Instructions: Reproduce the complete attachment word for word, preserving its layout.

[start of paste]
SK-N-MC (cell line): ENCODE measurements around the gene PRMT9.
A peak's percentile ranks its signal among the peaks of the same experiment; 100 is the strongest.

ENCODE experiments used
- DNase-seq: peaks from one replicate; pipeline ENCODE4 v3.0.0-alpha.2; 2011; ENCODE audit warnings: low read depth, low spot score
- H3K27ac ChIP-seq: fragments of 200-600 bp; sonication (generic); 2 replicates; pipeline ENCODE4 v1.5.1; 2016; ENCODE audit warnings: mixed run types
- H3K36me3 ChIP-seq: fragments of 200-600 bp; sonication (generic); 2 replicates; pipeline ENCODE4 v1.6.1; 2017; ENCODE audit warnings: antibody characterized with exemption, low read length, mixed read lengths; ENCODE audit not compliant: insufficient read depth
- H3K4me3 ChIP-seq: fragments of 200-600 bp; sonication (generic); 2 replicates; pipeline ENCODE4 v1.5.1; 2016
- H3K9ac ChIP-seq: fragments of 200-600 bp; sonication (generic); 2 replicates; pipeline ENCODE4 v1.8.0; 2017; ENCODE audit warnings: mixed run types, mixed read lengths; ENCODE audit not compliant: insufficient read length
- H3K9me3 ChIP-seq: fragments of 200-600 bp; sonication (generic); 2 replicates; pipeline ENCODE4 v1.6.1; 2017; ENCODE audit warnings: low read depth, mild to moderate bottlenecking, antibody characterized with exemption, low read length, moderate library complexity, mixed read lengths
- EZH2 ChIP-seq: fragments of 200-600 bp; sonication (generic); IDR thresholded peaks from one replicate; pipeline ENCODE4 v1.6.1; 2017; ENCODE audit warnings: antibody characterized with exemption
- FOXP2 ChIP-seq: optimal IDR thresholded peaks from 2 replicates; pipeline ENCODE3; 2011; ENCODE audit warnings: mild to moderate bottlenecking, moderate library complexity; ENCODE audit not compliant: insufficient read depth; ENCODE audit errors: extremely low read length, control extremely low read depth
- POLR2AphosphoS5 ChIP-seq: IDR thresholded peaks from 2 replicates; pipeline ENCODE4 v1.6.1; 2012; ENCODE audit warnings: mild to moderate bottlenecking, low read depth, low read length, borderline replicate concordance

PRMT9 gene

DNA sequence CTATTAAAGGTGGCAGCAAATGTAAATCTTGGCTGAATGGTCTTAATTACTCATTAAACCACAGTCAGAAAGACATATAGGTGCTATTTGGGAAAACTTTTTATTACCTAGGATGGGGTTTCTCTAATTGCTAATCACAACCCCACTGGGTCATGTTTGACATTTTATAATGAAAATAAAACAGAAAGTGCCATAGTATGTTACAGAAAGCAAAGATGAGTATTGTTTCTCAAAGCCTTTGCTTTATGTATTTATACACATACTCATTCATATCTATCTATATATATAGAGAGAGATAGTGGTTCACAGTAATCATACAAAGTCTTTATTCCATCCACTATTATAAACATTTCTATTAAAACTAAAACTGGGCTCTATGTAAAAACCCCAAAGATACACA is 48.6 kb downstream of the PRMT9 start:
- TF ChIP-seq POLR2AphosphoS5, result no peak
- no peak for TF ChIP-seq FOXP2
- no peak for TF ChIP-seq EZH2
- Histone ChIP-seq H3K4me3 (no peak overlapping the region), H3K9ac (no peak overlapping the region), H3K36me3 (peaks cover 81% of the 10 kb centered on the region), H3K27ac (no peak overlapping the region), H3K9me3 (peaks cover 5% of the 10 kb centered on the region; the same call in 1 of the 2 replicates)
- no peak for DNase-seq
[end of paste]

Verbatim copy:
SK-N-MC (cell line): ENCODE measurements around the gene PRMT9.
A peak's percentile ranks its signal among the peaks of the same experiment; 100 is the strongest.

ENCODE experiments used
- DNase-seq: peaks from one replicate; pipeline ENCODE4 v3.0.0-alpha.2; 2011; ENCODE audit warnings: low read depth, low spot score
- H3K27ac ChIP-seq: fragments of 200-600 bp; sonication (generic); 2 replicates; pipeline ENCODE4 v1.5.1; 2016; ENCODE audit warnings: mixed run types
- H3K36me3 ChIP-seq: fragments of 200-600 bp; sonication (generic); 2 replicates; pipeline ENCODE4 v1.6.1; 2017; ENCODE audit warnings: antibody characterized with exemption, low read length, mixed read lengths; ENCODE audit not compliant: insufficient read depth
- H3K4me3 ChIP-seq: fragments of 200-600 bp; sonication (generic); 2 replicates; pipeline ENCODE4 v1.5.1; 2016
- H3K9ac ChIP-seq: fragments of 200-600 bp; sonication (generic); 2 replicates; pipeline ENCODE4 v1.8.0; 2017; ENCODE audit warnings: mixed run types, mixed read lengths; ENCODE audit not compliant: insufficient read length
- H3K9me3 ChIP-seq: fragments of 200-600 bp; sonication (generic); 2 replicates; pipeline ENCODE4 v1.6.1; 2017; ENCODE audit warnings: low read depth, mild to moderate bottlenecking, antibody characterized with exemption, low read length, moderate library complexity, mixed read lengths
- EZH2 ChIP-seq: fragments of 200-600 bp; sonication (generic); IDR thresholded peaks from one replicate; pipeline ENCODE4 v1.6.1; 2017; ENCODE audit warnings: antibody characterized with exemption
- FOXP2 ChIP-seq: optimal IDR thresholded peaks from 2 replicates; pipeline ENCODE3; 2011; ENCODE audit warnings: mild to moderate bottlenecking, moderate library complexity; ENCODE audit not compliant: insufficient read depth; ENCODE audit errors: extremely low read length, control extremely low read depth
- POLR2AphosphoS5 ChIP-seq: IDR thresholded peaks from 2 replicates; pipeline ENCODE4 v1.6.1; 2012; ENCODE audit warnings: mild to moderate bottlenecking, low read depth, low read length, borderline replicate concordance

PRMT9 gene

DNA sequence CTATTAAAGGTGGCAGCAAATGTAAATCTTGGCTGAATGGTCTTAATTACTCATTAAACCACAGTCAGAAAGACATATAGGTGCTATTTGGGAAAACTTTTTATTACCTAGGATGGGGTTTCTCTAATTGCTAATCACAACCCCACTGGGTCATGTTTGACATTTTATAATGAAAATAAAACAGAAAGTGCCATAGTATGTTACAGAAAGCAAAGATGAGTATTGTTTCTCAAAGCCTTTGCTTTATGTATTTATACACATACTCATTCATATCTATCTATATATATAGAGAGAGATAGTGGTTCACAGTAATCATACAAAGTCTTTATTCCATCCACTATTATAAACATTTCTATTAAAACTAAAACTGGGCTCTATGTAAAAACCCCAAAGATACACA is 48.6 kb downstream of the PRMT9 start:
- TF ChIP-seq POLR2AphosphoS5, result no peak
- no peak for TF ChIP-seq FOXP2
- no peak for TF ChIP-seq EZH2
- Histone ChIP-seq H3K4me3 (no peak overlapping the region), H3K9ac (no peak overlapping the region), H3K36me3 (peaks cover 81% of the 10 kb centered on the region), H3K27ac (no peak overlapping the region), H3K9me3 (peaks cover 5% of the 10 kb centered on the region; the same call in 1 of the 2 replicates)
- no peak for DNase-seq